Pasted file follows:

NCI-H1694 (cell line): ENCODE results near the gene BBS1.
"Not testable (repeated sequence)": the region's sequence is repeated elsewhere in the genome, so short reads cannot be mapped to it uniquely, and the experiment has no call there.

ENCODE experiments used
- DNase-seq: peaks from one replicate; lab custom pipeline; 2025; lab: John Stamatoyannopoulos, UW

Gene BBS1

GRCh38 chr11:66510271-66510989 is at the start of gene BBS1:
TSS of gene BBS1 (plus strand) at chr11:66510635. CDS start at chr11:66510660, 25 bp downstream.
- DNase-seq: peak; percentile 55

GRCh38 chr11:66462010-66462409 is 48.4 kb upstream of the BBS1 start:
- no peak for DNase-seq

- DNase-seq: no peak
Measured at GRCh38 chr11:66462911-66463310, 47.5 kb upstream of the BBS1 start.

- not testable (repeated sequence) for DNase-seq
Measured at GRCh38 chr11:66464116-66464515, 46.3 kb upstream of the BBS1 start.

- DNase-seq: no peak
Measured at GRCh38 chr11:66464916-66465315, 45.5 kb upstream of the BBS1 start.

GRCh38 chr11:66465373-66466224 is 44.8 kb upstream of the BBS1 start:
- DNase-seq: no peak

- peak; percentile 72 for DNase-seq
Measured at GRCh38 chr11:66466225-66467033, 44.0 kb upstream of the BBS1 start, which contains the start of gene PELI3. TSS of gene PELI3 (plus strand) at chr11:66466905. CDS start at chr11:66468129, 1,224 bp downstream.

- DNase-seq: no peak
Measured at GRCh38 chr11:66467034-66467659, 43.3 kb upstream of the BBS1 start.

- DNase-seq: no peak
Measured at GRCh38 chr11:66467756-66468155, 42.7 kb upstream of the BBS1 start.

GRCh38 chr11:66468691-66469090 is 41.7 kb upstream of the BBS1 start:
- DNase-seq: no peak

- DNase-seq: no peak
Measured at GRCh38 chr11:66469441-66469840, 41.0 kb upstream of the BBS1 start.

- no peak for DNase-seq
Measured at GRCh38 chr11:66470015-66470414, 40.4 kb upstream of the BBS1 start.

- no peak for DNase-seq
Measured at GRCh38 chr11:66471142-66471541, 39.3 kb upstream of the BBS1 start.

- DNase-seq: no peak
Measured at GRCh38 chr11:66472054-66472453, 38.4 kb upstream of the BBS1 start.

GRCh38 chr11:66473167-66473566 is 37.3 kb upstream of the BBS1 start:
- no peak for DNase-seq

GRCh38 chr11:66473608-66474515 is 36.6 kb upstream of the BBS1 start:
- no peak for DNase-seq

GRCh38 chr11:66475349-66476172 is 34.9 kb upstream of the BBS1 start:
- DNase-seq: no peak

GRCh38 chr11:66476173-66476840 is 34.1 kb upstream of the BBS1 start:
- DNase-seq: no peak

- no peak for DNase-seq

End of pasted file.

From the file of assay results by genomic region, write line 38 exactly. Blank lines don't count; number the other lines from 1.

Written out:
- no peak for DNase-seq